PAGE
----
Wednesday, July 15, 2009

Stick a fork in me

I'm Done.

I'm Done trying to:

  • be somebody
  • make things happen
  • build an audience
  • cultivate a fan-base
  • raise money
  • get publicity
  • get noticed
  • be cool

Turns out I've wasted the better part of two years (or more?) trying to get my music & "business" to coexist. For better or worse, I opted for a nonprofit arts organization business model. I think I did many things "right," plenty of things wrong, or incompletely. In any event, results have been disappointing.

I've written a mighty pile of grant proposals, mailed out over two hundred promo cd's to press people and sent a gazillion "follow up emails." That took a lot of time. What I have to show for it is a large collection of rejection letters and a tremendous indifference with which my work has been received in the world.

Reviewing these results / metrics, I think it would've been better to simply spend that time practicing and writing music. So now, I'm done.

I'm happy to continue making music, but I'm done trying to "do something" with it. Music is useless. Instrumental music is largely meaningless. No sense trying to commodify it or build myself into a "brand" or any such nonsense. I'm done. I don't need to make my artistic practice into a business. That was foolish. If you catch me trying to do it again, please smack me.

I'm going to keep writing and playing and practicing. Hopefully my friends will work with me from time to time. If you want to hear what we're up to, come on out to the house and we'll play it for you. You're totally invited and I'd love to hang out for a while. Or don't come. Either way, I'll be here. And the music will get better and better.


jen said...

It took you two years to realize it's hard to sell music without giving any consideration toward making the music commercial? This seems like a no-brainer to me.

Music isn't useless. It's very valuable to millions of people, as evidenced (in part) by the billions of dollars we pay to consume it. That's capitalism: people pay for music that is of value to them. Music is also of value to the artist who has created it apart from any monetary value or lack thereof. That's art: the inherent value of creating and sharing one's self-expression with the world.

The problem is when you get these two different concepts of "value" confused. Capitalism is capitalism and art is art. Artists who want their art to have monetary value need to make commerically viable art. Artists who want to be true to their personal vision need to be satisfied with the personal (non-monetary) value they get from the artistic process. If their uncompromised vision turns out to happen to be commercially viable, great. But how often does that actually ever happen within an artist's lifetime? I certainly don't think it should be a big surprise to anyone if it DOESN'T happen.

I actually think it is pretty narcissistic to think anyone would want to pay for the privilege of bearing witness to your personal artistic vision. Why would you think that just because you value your artistic expression that I should want to pay money for it? Really, all great artists are necessarily narcissists, crazy, broke, or some combination thereof. In all honesty, you don't have what it takes in any of those three areas.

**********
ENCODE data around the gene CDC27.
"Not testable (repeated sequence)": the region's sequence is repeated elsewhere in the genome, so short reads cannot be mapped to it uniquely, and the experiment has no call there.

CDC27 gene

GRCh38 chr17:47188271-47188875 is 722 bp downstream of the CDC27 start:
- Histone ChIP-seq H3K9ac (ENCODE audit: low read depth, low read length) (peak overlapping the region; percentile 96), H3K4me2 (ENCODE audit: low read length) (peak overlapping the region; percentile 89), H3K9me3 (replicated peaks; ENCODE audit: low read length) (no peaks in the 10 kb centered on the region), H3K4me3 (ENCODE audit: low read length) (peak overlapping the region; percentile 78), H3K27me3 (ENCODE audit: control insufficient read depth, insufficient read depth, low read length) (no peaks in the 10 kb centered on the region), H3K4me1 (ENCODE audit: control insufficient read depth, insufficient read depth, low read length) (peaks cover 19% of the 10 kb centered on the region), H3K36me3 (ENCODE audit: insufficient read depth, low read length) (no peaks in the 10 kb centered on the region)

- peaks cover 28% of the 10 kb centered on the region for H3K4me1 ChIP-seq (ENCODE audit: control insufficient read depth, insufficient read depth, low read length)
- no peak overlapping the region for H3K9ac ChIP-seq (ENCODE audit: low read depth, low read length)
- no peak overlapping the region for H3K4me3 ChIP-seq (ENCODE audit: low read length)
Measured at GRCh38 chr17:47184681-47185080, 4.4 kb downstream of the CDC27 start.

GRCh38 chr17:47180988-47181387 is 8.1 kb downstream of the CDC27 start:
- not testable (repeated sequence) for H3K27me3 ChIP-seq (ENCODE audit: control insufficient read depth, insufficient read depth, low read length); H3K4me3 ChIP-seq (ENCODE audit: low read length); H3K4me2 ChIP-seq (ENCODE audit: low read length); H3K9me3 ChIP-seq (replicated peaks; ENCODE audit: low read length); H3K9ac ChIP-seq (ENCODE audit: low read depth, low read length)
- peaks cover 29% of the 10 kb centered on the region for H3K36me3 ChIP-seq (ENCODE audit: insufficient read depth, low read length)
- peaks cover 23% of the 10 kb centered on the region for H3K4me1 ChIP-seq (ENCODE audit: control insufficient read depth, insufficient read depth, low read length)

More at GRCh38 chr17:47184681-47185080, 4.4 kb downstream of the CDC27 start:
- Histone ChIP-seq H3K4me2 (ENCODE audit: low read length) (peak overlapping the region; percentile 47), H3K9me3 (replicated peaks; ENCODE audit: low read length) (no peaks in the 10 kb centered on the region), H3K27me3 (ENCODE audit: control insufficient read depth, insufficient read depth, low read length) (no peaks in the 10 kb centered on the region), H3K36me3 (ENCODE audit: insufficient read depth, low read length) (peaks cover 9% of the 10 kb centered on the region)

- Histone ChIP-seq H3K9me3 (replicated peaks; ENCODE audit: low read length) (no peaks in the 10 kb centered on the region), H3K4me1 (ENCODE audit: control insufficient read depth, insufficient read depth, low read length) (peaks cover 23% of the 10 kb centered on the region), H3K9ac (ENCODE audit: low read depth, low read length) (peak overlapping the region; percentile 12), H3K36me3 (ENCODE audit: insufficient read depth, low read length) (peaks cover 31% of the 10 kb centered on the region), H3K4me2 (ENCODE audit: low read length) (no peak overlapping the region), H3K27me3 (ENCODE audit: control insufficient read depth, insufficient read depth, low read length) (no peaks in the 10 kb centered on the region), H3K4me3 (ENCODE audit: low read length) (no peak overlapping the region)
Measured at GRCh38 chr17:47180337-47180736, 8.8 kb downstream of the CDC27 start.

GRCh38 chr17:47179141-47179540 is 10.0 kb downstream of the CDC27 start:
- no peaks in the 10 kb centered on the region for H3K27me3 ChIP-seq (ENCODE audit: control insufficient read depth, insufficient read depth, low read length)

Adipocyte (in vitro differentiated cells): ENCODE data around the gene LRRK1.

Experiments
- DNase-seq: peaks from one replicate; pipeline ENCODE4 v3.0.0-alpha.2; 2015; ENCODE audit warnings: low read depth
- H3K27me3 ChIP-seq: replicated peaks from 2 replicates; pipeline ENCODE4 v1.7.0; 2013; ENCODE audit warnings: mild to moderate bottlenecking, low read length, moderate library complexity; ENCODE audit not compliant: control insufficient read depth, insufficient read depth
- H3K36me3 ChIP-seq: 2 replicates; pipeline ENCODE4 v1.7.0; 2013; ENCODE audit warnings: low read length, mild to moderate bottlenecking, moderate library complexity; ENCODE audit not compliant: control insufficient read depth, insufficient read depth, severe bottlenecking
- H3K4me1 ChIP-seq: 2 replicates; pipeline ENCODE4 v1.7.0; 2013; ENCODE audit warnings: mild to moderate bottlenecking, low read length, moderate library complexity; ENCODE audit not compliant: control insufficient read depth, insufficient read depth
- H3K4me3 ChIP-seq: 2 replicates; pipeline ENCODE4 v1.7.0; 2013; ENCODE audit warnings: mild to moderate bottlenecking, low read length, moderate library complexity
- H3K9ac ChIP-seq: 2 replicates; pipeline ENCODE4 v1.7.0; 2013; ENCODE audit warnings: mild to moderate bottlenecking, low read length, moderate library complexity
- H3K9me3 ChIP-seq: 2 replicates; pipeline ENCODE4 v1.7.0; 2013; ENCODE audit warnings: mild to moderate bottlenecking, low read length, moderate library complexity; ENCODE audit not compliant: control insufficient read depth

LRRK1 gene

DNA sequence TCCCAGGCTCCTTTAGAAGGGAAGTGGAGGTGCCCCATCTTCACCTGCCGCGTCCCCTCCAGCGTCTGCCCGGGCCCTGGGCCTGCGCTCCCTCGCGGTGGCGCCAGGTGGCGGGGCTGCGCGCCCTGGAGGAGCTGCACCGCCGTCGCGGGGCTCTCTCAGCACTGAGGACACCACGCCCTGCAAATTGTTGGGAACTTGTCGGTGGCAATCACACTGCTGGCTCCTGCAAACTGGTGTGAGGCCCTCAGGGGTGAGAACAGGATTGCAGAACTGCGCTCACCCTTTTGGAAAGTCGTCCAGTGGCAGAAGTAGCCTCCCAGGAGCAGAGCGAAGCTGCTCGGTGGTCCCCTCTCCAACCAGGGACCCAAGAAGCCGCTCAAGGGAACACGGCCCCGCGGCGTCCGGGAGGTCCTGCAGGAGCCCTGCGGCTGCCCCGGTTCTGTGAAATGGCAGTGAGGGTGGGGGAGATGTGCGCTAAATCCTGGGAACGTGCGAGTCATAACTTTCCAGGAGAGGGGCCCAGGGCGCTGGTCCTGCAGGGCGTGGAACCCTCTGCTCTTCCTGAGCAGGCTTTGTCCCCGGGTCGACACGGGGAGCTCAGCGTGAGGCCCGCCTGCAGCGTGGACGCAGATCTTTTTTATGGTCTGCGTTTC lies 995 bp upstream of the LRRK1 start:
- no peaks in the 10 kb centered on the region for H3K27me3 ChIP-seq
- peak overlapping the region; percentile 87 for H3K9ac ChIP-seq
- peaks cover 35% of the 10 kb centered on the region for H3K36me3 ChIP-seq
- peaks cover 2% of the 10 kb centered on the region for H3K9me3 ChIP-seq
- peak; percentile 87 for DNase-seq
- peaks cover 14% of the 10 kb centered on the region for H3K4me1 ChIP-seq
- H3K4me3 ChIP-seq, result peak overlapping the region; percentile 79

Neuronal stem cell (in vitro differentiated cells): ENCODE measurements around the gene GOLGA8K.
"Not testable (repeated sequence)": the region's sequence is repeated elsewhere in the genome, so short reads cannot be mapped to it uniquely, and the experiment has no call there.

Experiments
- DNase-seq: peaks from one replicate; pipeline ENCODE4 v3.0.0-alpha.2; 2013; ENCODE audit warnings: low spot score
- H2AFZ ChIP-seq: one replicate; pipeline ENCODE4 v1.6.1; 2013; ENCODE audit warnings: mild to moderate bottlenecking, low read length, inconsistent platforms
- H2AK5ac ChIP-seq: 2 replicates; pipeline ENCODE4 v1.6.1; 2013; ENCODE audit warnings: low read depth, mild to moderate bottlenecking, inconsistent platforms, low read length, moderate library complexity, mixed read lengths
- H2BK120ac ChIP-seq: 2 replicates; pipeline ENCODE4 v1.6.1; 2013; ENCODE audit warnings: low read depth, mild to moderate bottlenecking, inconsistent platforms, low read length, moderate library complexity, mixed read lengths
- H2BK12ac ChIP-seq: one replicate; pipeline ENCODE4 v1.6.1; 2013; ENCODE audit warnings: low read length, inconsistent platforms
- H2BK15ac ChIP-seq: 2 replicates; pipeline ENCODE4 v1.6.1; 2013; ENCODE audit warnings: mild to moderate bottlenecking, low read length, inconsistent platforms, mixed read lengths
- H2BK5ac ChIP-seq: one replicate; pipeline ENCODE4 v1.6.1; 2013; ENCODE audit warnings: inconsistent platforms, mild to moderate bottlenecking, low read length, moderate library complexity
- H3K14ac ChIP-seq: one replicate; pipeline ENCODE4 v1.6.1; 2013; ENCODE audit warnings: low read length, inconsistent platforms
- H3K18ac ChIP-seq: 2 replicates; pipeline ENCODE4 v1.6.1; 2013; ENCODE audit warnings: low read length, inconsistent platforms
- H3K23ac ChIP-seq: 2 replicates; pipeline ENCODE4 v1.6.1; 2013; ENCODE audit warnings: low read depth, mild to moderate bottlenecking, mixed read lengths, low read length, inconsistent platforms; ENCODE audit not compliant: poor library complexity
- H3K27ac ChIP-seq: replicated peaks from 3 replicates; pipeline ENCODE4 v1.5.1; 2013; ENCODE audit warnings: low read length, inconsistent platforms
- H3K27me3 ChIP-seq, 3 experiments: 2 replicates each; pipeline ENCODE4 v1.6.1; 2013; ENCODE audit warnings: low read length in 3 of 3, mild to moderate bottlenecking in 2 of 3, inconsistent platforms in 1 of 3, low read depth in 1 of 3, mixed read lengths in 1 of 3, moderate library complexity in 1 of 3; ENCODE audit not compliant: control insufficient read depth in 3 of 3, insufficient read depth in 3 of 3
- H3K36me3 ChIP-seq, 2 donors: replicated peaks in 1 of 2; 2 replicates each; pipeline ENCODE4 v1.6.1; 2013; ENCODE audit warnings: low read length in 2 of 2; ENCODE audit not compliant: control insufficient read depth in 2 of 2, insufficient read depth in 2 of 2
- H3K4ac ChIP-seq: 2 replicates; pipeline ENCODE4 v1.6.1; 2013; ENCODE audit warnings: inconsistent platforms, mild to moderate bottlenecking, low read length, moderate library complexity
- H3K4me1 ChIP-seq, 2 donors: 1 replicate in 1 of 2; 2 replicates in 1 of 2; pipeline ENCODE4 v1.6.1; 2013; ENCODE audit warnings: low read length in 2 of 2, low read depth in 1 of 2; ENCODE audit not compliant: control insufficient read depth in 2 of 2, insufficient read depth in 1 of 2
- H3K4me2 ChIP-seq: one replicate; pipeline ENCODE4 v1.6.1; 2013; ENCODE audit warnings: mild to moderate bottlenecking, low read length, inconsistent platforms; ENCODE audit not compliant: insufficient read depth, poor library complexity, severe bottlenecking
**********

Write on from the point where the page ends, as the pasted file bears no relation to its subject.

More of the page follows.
Sorry if you were looking for sympathy!

jen said...

I just re-read your post and my comment and realized exactly where you went wrong with your thinking and why, but it's not suitable for blogging. Remind me to tell you sometime.

Jon Morris (Matis) said...

Thanks Jen - I know I can count on you! Let's talk soon...

Joseph Zitt said...

Been there, done (with) that. Making your art your livelihood is difficult and rare. I've been surprised to hear of the day jobs of apparently successful rock musicians (several of whom worked with my current coworkers at Borders).

I agree with Jen that you have to decide to find a meeting place between your art and what is commercial to be able to make a go of it. While people pay for music, it is, to a great extent, a way of inscribing with cash one's identity with a community of similar fans. And getting that community of fans to happen can't be planned or predicted.

That said, I disagree with Jen's supposition that "all great artists are necessarily narcissists, crazy, broke, or some combination thereof." There *are* some who do make it, but it takes a long time, and a lot of work. John Cage and Philip Glass (the hardest working man in show business) come to mind. But each spent a long time with the day jobs (Cage in commercial graphic design, and Glass as a plumber and cab driver) before they were willing to live off their art.

The most effective thing to do might indeed be to just make your music and put it out there for people to find if they're interested. The core audience nay well jut be friends and those people who are themselves doing similar things, but it's a start.

I'm fortunate to have a day job that I can just barely live on and that I find fulfilling (and which, after a year-long error, is now paying health benefits, etc, again). This leaves me time to do my writing, etc, though I've had to put a music project on hold since I have no idea how I will ever be able to afford to record it. I don't know if you have any such possibilities in your line of work (though this wasn't my line of work until I stumbled into it). But, aside from making a living through the art, it may be the next best option.